There are several ways to quickly assess whether a space is well ventilated.
Your senses can give a good immediate indication of whether a space has good airflow – for example if a room feels stuffy or has lingering smells, it may not be well ventilated. You’ll be able to verify this using a CO2 monitor.
If you can’t resolve ventilation issues using our guidance, or you are concerned about ventilation in your school you can contact your Ministry Property Advisor or email@example.com.
Carbon Dioxide (CO2) monitoring
Monitoring CO2 levels is one way to quickly assess whether a space is well ventilated when it is occupied. Elevated CO2 levels for a sustained period of time (e.g. over an hour or more) indicate that fresh air isn’t flowing into a space quickly enough to meet the needs of the space’s occupants.
A space under 800ppm is considered well-ventilated and when levels start to climb above this level, associated risk of airborne transmission of illnesses such as COVID-19 also begins to rise. We advise schools to take action to improve ventilation if CO2 levels stay above 800ppm for an hour or more. More detail about these actions is provided in the table below.
In 2022 we distributed more than 12,500 portable CO2 monitors to all state and state-integrated schools to help them assess CO2 levels. A number of spaces also have internal environment monitoring devices fitted that include CO2 monitoring.
To learn more about setting up your portable CO2 monitor, please refer to the Ministry’s Aranet4 Setup and User guide.
Using your portable CO2 monitor to perform spot checks
Spot checks provide an immediate indication of current CO2 levels. If the levels are high, follow our guidance to try to lower them and consider if you should also monitor the space’s CO2 levels over a longer duration as explained below.
Spot checks only provide a snapshot of the current CO2 level and may not represent peak or sustained levels. Short, intermittent peaks in CO2 levels are common. Very frequent peaks, or persistently elevated CO2 levels for a sustained period of time (e.g. over an hour or more) indicate that fresh air isn’t flowing into a space quickly enough to meet the needs of the room’s occupants.
Spot checks are best carried out toward the end of a teaching period while the space is fully occupied and in use, to provide the most representative spot-check readings. For a more accurate understanding of ventilation, carry out a full day reading as per below.
- Take the CO2 monitor to each space and place it somewhere around student head height, away from doors and windows, out of direct sunlight, and at least 1m away from the closest people. Note breathing directly into or over the device will cause it to report high CO2 levels.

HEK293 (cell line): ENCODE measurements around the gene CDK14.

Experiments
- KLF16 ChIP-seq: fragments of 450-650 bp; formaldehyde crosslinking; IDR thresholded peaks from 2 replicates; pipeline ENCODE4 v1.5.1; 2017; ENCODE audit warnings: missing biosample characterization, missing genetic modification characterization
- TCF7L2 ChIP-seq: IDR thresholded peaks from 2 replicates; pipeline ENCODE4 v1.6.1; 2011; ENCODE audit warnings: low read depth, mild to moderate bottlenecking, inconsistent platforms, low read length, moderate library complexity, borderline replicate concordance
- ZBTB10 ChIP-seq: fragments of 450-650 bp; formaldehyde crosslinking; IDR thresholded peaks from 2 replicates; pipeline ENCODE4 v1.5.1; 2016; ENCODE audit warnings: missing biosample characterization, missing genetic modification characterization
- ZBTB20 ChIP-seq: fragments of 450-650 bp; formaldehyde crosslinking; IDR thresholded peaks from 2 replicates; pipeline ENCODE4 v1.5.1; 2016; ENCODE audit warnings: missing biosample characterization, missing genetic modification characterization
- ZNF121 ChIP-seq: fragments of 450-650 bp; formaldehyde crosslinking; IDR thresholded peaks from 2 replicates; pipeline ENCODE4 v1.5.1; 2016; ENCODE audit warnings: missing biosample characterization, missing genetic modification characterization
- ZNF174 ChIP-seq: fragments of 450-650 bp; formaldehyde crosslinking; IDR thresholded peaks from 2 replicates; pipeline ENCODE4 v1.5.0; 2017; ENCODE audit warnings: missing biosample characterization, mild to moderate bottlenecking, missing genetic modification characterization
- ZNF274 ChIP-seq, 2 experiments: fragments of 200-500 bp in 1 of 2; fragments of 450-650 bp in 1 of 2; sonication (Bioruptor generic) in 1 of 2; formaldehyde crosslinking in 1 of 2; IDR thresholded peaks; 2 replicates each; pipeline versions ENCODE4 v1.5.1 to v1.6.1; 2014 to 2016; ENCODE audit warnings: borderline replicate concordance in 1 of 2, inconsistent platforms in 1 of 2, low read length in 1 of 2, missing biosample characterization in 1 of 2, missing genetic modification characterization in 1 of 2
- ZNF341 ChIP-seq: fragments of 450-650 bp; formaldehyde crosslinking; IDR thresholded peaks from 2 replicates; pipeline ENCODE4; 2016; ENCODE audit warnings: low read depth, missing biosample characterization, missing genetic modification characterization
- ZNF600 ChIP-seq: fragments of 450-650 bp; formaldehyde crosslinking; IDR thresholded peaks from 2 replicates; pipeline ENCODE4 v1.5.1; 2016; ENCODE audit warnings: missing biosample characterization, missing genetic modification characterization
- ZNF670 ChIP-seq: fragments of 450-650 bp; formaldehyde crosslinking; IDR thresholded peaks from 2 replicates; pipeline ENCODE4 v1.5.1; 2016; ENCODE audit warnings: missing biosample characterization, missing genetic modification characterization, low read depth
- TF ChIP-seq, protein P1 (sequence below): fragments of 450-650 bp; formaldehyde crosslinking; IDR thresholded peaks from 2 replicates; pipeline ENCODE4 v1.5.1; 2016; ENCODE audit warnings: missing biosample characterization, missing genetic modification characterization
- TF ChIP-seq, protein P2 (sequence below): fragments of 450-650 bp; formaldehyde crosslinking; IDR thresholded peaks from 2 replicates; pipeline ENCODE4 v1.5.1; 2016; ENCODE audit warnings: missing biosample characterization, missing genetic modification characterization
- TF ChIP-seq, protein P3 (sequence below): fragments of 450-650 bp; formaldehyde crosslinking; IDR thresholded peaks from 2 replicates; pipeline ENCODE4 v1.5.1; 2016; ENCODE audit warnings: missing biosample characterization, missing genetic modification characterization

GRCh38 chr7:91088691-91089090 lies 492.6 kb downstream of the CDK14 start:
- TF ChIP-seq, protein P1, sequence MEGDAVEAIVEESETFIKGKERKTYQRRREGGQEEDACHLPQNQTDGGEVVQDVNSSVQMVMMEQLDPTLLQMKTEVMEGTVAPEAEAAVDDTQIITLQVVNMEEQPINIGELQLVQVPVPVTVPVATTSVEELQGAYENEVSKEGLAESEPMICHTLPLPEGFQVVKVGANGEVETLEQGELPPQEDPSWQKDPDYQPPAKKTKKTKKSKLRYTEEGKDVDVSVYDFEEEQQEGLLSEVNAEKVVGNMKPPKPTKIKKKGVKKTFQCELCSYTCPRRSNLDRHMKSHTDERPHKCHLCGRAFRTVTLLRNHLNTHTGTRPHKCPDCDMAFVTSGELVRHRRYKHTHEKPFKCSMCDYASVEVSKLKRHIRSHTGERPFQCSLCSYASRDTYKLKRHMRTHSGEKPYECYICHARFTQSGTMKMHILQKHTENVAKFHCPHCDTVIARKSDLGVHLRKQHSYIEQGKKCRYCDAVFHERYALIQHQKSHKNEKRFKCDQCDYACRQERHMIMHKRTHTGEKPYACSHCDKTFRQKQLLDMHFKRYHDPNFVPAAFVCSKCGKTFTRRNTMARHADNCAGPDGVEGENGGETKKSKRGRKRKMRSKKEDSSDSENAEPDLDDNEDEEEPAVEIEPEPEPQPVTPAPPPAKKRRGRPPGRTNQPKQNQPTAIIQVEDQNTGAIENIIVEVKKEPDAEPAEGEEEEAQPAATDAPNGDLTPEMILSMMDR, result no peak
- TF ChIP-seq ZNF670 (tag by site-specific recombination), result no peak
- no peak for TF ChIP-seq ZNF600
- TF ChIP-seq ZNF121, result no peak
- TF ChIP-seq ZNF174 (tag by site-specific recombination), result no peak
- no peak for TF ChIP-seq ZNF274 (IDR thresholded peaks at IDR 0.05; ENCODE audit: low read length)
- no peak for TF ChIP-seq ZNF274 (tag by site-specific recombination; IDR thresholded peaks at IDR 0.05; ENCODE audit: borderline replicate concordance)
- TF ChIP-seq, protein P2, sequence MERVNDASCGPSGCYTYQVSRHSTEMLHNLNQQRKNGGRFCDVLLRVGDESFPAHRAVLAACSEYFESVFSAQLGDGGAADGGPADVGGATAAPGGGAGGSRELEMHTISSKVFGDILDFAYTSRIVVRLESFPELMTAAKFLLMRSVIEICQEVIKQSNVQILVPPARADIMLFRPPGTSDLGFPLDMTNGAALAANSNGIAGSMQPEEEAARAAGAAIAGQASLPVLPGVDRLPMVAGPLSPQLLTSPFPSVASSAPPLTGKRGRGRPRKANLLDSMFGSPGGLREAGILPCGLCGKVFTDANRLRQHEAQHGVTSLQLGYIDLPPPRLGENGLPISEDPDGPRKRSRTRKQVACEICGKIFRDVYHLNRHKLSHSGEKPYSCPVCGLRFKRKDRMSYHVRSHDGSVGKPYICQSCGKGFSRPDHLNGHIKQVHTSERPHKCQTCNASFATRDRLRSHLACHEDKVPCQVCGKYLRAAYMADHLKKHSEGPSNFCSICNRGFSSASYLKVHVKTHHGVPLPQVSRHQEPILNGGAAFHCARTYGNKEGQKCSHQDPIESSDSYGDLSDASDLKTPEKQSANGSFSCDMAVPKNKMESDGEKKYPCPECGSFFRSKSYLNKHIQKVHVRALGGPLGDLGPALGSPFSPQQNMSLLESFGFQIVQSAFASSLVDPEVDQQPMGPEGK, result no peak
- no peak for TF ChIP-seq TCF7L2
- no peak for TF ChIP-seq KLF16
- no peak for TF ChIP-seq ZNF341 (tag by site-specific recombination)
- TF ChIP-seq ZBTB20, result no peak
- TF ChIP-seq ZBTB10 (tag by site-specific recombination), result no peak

- Leave the device in the room for at least 5 minutes before checking the CO2 levels reported on its screen. If temperature readings are also required, extend this to 30 minutes to allow the device to report this accurately.
- Repeat this process in a selection of spaces, or all spaces on a regular basis (e.g. fortnightly). Look for patterns and relationships between CO2 levels, who is in the room, doing what, and with windows and doors open or closed.
Using your portable CO2 monitor to gather a full day’s readings
If you have a concern with how the space’s ventilation is changing through the day, you can leave the CO2 monitor in the room for a longer period for it to automatically collect its readings. This will provide a more representative picture of ventilation for that space compared to performing spot checks. The devices will typically store 3-7 days data that can then be downloaded.
- Take the CO2 monitor into the space and place it somewhere around student head height, away from doors and windows, out of direct sunlight, at least 1m away from the closest people and in a place where it will not be disturbed or moved.
- At the end of the day or days, use the smartphone app to view and download the CO2 readings. When downloading and assessing the data, ensure you only review the data linked to that space on that day. Take note of how CO2 levels change based on who is in the room, doing what, with windows and doors open or closed at different times through the day.
- When discussing any concerns with your Ministry property advisor, provide a copy of the downloaded data.
|Sustained CO2 levels||Actions to consider|
|Your space is well ventilated for its current number of occupants and their level of activity, continue with the current approach.|
|Open windows more if this can be done while maintaining comfortable indoor temperatures. Consider lowering the level of activity, briefly vacating the room and/or purging and refreshing the air in the space (a “reboot”).|
Take further action to introduce more fresh air, for example:
If you have followed the above advice and still have persistent CO2 levels over 2,000ppm for a sustained period of time (e.g. over the course of an hour), or have very frequent CO2 peak levels exceeding 2,000ppm, please contact your Ministry property advisor.
In addition, instigate at least four refresh breaks through the school day where you reboot the room with all windows and doors open for a few minutes, and preferably with the room unoccupied.